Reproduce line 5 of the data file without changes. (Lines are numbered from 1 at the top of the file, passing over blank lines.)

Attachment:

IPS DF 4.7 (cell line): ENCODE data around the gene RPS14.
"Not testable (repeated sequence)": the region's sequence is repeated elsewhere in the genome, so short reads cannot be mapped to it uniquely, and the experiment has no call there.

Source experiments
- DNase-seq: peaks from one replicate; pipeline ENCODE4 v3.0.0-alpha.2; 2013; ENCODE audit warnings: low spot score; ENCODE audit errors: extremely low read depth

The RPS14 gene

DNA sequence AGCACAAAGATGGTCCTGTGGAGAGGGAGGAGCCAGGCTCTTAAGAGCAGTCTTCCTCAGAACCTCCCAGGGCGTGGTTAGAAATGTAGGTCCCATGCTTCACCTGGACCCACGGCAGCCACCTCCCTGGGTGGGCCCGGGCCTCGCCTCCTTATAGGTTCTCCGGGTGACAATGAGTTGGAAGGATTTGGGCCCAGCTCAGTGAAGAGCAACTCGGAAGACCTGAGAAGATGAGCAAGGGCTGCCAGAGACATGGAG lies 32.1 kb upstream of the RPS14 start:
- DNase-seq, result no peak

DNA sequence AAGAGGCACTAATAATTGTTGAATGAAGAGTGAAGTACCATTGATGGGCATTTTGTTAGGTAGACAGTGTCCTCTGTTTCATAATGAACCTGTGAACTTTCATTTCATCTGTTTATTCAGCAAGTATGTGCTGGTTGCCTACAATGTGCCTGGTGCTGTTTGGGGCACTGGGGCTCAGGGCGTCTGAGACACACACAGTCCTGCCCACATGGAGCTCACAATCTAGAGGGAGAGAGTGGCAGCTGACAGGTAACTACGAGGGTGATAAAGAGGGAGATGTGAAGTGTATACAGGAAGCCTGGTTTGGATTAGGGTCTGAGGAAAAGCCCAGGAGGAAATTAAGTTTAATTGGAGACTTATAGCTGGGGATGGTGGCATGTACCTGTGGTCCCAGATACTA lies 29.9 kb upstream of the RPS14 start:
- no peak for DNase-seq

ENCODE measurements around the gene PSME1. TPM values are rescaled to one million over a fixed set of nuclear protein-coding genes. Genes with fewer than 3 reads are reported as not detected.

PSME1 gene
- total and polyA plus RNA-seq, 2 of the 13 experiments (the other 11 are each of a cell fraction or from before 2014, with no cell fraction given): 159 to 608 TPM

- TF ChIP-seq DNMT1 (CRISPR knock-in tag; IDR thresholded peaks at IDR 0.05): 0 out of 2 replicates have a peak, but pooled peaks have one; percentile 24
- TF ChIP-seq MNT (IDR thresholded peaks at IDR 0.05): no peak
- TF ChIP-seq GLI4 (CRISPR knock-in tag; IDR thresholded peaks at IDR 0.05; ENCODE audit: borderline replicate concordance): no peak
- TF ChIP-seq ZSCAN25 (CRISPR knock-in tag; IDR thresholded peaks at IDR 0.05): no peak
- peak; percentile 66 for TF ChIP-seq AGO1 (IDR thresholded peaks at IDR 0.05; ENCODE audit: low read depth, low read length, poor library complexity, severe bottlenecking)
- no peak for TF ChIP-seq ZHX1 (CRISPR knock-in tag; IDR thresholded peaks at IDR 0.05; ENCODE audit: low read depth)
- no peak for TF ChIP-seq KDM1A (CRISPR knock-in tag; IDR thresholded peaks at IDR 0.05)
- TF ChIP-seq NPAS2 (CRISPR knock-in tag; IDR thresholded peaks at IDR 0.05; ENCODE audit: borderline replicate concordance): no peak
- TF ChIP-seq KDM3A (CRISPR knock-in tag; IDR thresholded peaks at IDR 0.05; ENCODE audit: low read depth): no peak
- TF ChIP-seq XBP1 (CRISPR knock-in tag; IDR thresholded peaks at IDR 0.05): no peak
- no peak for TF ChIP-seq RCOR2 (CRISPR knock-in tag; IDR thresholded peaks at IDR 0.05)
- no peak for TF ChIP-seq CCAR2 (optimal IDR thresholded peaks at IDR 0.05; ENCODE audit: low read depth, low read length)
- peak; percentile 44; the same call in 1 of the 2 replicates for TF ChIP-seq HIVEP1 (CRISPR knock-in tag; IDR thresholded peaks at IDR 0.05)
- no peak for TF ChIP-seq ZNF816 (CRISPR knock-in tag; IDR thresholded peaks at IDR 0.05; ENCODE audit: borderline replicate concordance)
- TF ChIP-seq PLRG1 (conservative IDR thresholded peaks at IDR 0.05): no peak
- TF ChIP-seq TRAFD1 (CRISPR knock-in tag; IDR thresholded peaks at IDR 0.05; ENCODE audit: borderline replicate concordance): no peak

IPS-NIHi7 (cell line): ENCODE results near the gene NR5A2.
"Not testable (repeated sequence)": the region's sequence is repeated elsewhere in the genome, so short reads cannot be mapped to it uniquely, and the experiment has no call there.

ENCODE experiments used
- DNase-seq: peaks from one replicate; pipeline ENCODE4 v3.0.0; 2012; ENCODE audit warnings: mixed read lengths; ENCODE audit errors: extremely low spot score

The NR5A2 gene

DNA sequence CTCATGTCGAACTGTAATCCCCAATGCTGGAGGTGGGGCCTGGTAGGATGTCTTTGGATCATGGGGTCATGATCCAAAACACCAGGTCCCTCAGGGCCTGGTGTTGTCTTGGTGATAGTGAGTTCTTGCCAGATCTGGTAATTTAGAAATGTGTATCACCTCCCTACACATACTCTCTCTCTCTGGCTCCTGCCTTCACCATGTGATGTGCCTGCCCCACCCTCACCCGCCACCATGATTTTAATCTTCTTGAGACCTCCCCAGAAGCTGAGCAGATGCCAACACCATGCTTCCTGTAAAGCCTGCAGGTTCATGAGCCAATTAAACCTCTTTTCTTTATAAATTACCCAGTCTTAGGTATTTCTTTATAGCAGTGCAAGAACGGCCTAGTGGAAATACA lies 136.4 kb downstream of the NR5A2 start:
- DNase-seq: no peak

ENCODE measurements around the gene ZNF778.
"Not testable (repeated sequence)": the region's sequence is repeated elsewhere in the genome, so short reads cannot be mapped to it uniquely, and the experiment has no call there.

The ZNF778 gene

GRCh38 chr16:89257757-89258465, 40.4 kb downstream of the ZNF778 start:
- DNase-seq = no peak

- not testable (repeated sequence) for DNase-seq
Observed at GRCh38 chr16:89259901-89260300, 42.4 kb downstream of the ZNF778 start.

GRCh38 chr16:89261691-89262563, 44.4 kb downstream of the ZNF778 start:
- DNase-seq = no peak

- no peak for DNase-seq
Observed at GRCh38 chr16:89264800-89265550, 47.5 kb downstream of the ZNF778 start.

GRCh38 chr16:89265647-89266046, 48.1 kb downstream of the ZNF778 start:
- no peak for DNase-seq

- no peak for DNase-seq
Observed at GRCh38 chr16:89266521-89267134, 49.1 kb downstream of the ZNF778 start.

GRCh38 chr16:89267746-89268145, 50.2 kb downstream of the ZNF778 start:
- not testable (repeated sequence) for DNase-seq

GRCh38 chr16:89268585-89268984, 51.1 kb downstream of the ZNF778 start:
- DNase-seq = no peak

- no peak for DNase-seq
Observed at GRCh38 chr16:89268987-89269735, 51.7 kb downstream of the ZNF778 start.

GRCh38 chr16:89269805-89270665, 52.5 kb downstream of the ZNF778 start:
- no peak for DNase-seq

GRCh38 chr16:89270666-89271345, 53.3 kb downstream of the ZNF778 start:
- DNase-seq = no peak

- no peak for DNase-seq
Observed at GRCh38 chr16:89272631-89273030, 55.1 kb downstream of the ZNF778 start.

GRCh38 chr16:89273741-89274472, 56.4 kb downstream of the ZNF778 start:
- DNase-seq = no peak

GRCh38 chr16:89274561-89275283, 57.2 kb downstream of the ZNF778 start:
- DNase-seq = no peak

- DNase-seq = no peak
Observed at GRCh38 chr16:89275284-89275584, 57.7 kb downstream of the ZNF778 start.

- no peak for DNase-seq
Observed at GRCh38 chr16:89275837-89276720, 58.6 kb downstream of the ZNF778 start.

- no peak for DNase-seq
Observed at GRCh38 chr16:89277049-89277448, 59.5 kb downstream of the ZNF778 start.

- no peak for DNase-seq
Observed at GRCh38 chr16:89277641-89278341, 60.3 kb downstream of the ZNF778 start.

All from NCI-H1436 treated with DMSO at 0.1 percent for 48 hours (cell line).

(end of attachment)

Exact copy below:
The RPS14 gene